If you have a long road trip coming up and are dreading the hours and hours of driving with nothing to look forward to until you get there, geocaching may be a good way for you to break up your trip and stretch the legs once in a while.
What is Geocaching?
If you are wondering what geocaching is, it is a simple game of hide and seek (in a way) where you use a GPS or GPS enabled phone to locate hidden containers, called caches, that others have placed. These containers may be anything from a very small film canister to a very large 5 gallon pail, but one thing is for sure – they are unique.
By reviewing a geocaching site before your trip or using your smart phone with one of several free or paid apps, you can spot geocaches along almost any route you plan to take. Why not break up your long road trip with a little geocaching hunt every few hours? Look at it this way. You can either pace around a gas station to stretch your legs or you can walk across a lush park to retrieve a cache and then go back to your car.
What About The Kids?
If you have kids you may be in even more luck. The little ones often need to let off a little energy, especially when they are on a long road trip. Geocaching is a great way to get them up and moving and there is a bonus for the kids. Many of the caches you will find contain trade items in them. These are basically very inexpensive toys or gadgets that a person can trade for by leaving something of equal value. This is a very fun part of the geocaching game for the kids.
In fact, your kids will be anxiously awaiting the next cache to see if they get to trade for something that they want even more. You can even let them have the GPS with the loaded coordinates of the next cache as you drive to pass the time. Instead of ‘how many more miles’ you might here ‘only 15 more miles to the next cache’.
What Do You Do After You Find a Cache?
When you find a cache you can go on the geocaching site and log your find. This will track your cache and let the cache owner know that it has been found. You can leave notes if you found it in disrepair or tell a little story of your adventure.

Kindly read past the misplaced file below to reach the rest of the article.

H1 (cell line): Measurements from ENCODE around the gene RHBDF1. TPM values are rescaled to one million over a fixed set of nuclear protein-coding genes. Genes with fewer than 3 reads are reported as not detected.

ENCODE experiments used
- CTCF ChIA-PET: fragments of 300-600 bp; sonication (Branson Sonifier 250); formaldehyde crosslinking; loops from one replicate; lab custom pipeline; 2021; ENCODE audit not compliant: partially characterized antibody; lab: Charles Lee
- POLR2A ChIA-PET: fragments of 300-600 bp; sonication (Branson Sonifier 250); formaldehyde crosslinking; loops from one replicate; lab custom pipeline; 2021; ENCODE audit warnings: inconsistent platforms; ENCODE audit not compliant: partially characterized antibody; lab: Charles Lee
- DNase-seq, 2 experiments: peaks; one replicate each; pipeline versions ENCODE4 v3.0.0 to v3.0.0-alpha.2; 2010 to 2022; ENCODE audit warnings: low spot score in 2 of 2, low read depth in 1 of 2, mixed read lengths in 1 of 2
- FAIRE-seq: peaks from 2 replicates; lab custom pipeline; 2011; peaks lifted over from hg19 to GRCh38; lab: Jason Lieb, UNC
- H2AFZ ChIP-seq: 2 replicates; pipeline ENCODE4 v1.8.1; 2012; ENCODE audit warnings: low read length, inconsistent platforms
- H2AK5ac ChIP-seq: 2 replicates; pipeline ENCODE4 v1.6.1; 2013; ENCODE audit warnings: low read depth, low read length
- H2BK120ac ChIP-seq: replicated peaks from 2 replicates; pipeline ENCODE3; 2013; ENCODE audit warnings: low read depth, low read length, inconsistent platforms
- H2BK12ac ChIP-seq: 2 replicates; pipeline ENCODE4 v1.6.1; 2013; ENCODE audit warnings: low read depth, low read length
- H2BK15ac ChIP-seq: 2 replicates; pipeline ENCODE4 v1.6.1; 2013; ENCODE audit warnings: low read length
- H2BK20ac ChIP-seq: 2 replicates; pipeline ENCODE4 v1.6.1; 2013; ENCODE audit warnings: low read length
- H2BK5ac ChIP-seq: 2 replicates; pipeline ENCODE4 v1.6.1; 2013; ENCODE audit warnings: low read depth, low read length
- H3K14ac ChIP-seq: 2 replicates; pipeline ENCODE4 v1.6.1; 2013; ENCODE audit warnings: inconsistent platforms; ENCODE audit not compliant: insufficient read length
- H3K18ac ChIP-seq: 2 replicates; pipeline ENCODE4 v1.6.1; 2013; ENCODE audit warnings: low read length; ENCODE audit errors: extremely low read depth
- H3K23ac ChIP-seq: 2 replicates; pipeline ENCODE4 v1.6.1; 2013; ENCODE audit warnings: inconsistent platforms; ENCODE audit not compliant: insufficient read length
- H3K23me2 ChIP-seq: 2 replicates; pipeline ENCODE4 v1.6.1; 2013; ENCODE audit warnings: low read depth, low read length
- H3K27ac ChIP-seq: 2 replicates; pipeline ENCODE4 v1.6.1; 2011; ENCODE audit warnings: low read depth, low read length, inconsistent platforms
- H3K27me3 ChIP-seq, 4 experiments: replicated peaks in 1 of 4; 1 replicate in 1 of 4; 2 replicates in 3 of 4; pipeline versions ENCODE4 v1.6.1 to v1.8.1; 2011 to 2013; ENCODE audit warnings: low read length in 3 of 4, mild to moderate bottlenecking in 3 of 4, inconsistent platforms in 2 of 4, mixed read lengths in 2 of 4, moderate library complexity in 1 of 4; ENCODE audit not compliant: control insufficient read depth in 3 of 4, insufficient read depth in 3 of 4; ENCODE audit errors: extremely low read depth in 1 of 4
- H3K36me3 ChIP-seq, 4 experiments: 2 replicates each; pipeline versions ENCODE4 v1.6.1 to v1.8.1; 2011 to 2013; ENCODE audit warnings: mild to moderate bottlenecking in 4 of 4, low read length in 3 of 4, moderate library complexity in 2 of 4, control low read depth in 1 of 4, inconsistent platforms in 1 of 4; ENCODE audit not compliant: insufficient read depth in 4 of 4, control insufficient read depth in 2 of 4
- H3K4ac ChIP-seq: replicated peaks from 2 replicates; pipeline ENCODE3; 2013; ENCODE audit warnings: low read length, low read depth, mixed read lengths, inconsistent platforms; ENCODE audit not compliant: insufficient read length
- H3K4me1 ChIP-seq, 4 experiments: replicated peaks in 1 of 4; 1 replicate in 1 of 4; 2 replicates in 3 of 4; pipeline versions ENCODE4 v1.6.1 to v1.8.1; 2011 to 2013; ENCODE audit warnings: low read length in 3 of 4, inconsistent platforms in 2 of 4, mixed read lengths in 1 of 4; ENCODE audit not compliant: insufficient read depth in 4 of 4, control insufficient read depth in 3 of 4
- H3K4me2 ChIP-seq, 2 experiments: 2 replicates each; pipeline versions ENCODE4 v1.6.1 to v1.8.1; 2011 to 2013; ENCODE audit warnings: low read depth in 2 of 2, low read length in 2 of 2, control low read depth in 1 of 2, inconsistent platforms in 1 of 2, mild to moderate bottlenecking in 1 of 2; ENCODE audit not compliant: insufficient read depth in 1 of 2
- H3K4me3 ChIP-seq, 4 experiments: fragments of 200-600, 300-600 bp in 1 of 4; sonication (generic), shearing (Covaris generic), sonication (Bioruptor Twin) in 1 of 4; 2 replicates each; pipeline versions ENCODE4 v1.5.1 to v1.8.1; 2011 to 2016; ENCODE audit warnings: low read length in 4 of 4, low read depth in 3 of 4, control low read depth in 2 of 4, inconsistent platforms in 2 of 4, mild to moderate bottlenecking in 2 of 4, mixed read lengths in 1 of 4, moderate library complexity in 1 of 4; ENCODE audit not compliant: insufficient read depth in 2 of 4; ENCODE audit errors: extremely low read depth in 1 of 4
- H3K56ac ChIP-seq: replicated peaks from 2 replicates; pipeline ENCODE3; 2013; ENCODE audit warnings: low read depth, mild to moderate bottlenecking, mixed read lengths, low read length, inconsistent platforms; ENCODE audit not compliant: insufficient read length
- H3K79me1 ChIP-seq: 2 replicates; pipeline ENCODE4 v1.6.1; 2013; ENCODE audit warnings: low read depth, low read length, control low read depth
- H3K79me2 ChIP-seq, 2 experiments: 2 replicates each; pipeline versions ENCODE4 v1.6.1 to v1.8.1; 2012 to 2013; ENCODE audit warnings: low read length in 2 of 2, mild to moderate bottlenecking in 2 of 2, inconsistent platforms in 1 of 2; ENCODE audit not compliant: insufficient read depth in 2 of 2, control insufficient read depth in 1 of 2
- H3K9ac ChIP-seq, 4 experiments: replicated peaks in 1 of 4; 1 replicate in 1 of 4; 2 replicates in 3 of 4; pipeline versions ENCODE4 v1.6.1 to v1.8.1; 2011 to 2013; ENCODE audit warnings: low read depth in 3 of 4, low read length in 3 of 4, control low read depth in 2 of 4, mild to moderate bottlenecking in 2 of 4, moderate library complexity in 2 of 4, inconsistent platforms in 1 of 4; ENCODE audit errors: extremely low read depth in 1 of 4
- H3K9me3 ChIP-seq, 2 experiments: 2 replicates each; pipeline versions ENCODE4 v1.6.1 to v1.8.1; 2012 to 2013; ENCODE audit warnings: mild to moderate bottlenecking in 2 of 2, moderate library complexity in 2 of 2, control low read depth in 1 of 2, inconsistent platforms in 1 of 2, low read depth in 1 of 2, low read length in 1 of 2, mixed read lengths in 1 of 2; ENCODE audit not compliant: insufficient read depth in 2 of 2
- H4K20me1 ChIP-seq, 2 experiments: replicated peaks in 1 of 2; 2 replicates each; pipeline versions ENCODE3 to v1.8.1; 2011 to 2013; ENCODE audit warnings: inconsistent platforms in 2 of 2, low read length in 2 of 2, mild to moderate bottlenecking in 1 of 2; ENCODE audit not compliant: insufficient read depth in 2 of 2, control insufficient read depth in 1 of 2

Don’t forget to log your cache finds along the way or when you get to your destination. You will soon find that you are a cross country cacher and that your road trip was a lot more fun that you had expected. You will also have fond memories of some of the creative caches and hide techniques you spot along the way.
What Else Might I Find in a Cache?
Since you are on a road trip here is another cool thing you should know. In the game of geocaching there are things called travel bugs and geocoins. Travel bugs look like military dog tags and have a serial number on them. They are most often attached to some trinket whose mission it is to travel somewhere. Geocoins also have a tracking number but are usually traveling alone. If you find one of these items you can check out the geocaching site to see where they want to go. These are not to be kept but must keep moving. You may find a travel bug or geocoin that is headed your way. If so, you can take it, log it, and drop it in a cache a few hundred miles down the road. This adds a lot to the geocaching fun.
Is There a Downside?
The downside of breaking up a long road trip with gecaching? I suppose your trip will take longer, but the geocaching site will let you know the difficulty of the cache hides so if you are in a hurry you can pick the easier ones and save the hard ones for another day. In fact, any time you stop for gas or lunch, you should look to see if there is a cache in the neighborhood. I bet there is.
How Do I Get Started?
To get started, check out the geocaching site to find some caches. Then, grab a GPS and try a little geocaching the next time you head out on a long road trip. You may just have the best road trip ever.